Patients with same diseases sought in ‘digital twin’ cure research

Up to 100 patients with the same disease are invited to have their medical ‘digital twin’ created – a replica of their individual genetic makeup.

he goal of the project, involving virtual copies of each individual, is to generate genetic data from people with the same condition to research potential cures and technologies to help them.

The “Find Akkure” project is led by medical technology company Akkure Genomics, which employs 20 people in the Nexus building in UCD.

Dublin-born Professor Oran Rigby, an intensive care and surgical consultant, said the twin project was the first of its kind in the world.

“For researchers to find new cures, they need access to large amounts of DNA data based on specific patient communities,” he said.

“By studying this, researchers can unlock new insights into therapeutic targets or new treatment options for chronic diseases.”

Professor Rigby was inspired to start the business when a close relative of his was diagnosed with multiple sclerosis (MS) and, despite the best efforts of doctors, his condition was still deteriorating.

He saw the importance of “digging into the fundamentals of disease at the genetic level” and creating precision medicine.

The participants in the digital twin project will initially come from people who share a cancer or a neurological disease such as MS, Duchenne muscular dystrophy, motor neurone disease or epilepsy.

The mission is to “cure disease one genome at a time.” You have to start somewhere and you can’t boil the ocean”.

Creating a medical digital twin costs €400, but participants will be offered this one for €100. The hope is that a particular disease support charity can get involved on behalf of the members.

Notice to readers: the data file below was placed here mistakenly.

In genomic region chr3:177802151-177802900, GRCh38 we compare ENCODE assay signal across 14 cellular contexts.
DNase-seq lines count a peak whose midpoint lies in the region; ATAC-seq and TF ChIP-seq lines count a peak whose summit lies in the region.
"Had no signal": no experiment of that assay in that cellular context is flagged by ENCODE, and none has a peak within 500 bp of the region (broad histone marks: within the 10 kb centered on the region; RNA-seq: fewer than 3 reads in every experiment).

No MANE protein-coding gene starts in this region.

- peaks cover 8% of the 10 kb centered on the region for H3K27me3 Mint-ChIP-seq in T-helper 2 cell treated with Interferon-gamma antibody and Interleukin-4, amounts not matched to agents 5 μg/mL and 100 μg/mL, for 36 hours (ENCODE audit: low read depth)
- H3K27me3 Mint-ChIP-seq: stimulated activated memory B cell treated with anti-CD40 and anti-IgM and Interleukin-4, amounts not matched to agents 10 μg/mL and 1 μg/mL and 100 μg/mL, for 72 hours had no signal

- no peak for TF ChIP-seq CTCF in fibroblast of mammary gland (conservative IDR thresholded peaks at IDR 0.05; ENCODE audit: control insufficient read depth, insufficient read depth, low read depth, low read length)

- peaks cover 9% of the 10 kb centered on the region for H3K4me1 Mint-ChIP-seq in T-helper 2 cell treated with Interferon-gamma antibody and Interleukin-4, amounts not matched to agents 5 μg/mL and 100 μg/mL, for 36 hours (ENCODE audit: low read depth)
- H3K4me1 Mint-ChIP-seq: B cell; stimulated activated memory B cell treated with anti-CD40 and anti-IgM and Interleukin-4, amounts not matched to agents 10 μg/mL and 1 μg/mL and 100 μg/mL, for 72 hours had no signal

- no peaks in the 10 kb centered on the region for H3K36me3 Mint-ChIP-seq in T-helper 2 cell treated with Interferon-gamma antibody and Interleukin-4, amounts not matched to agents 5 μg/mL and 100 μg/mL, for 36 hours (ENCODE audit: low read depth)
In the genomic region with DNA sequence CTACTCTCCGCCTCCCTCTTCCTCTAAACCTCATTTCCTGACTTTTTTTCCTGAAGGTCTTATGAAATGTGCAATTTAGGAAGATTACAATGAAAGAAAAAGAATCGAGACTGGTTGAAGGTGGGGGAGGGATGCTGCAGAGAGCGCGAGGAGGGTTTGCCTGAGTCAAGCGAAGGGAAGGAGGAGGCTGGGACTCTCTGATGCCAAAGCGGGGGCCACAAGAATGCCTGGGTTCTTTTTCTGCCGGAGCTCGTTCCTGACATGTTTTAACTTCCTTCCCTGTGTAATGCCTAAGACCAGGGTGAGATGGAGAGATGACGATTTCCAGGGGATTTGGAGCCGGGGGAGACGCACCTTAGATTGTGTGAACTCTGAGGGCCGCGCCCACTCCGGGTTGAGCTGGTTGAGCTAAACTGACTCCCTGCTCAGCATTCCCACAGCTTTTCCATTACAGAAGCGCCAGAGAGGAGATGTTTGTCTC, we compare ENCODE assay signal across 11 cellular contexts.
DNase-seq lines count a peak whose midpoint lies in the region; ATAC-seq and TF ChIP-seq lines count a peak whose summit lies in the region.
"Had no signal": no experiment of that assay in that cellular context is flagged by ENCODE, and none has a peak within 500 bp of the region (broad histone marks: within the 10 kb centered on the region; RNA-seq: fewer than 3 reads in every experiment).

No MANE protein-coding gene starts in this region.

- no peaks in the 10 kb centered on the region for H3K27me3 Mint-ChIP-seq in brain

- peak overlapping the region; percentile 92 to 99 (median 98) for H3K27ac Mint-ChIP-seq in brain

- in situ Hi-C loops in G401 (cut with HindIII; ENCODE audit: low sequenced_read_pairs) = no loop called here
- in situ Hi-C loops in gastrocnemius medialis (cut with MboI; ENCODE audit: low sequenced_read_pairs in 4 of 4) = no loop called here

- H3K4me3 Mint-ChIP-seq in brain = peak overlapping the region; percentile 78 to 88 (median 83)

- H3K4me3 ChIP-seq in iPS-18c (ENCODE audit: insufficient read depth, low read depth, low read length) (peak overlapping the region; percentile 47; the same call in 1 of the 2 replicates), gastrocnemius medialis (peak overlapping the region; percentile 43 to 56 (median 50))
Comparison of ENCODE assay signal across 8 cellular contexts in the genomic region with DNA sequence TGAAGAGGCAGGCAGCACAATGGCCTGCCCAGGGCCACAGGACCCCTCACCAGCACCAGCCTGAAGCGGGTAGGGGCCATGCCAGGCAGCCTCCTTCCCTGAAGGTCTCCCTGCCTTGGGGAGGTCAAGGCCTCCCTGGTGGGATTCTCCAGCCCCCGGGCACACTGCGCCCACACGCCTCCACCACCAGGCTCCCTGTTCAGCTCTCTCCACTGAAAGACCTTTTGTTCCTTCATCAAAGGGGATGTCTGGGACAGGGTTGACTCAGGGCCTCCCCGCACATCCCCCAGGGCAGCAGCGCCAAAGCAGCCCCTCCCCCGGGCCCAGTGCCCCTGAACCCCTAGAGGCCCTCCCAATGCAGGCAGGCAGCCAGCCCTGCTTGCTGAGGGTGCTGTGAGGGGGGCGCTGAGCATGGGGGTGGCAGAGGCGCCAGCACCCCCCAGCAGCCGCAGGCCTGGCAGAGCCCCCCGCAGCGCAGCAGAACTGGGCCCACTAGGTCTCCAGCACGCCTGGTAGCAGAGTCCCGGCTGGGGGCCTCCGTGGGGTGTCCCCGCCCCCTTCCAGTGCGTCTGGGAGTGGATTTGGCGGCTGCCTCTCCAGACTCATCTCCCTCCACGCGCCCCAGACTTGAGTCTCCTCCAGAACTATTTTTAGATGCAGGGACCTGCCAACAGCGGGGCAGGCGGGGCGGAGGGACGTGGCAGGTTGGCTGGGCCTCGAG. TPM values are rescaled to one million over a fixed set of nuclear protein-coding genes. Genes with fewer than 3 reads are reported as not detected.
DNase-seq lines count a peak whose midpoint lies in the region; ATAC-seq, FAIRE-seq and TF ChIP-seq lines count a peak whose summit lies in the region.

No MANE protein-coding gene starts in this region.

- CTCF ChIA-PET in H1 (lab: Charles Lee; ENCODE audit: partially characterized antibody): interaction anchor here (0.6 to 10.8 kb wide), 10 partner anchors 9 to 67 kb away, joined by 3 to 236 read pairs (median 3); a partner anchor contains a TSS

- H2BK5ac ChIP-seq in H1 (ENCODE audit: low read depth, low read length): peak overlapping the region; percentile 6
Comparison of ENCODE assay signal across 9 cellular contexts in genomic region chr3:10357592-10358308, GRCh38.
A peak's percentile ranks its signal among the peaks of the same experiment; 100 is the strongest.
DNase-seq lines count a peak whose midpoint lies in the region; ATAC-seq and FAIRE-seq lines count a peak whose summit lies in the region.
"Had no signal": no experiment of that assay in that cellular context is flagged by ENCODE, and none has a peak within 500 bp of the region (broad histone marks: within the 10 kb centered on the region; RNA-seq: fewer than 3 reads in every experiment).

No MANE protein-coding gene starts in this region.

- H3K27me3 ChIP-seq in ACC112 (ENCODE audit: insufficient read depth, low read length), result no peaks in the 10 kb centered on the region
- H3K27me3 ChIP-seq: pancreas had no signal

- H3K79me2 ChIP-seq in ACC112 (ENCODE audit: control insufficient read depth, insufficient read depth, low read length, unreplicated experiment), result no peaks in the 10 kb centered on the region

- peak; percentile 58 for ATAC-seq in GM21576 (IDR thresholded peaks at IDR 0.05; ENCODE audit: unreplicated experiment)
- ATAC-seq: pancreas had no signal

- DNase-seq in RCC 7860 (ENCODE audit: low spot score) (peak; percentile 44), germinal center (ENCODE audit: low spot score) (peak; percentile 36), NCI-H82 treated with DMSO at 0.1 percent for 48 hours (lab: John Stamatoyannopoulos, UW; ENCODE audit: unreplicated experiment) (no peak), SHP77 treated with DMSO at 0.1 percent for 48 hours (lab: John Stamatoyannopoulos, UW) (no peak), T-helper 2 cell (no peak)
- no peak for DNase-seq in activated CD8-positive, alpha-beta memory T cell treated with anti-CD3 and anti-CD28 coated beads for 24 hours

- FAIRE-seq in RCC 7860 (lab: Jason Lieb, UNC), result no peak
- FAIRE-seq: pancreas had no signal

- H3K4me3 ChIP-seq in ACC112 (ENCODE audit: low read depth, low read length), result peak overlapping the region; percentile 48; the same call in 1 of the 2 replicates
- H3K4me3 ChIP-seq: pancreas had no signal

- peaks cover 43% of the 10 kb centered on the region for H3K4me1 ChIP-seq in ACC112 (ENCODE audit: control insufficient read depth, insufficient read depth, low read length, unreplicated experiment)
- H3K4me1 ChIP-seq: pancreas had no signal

Professor John Crown, cancer specialist and chairman of the company’s medical research council, said: “The future of precision medicine will be to deploy large-scale DNA data to determine why people get sick, how disease affects them and how to cure them.

“We have the technology to allow patients to be co-owners of the process. I urge people with active illnesses, their families and relevant charities to show interest.

Professor Rigby said his company would house the data in a patient-controlled storage platform.

“Patients decide which researchers or pharmaceutical companies can access the information and for what,” he said, adding, “We allow patients to share their data if they want to. They control it and they own it.

He said the information is entirely under the control of the patient. They determine where their twin is shared and “we are the infrastructure that enables it”.

Asked about security, he said the data is stored on Microsoft‘s Azure Cloud Platform and “we use blockchain to authorize access and use dynamic smart contracts that the patient controls at every stage to authorize who can access the data.”

“It’s a combination of advanced technologies,” he added.

They start with cancers and neurological diseases, but “ultimately we think there’s really a role here for a whole range of chronic diseases,” Professor Rigby said.

“We work in partnership with the Royal College of Surgeons and Future Neuro who are doing amazing work across the whole area of ​​neurological disease.”

Patients, families or charities wishing to express interest can log in at

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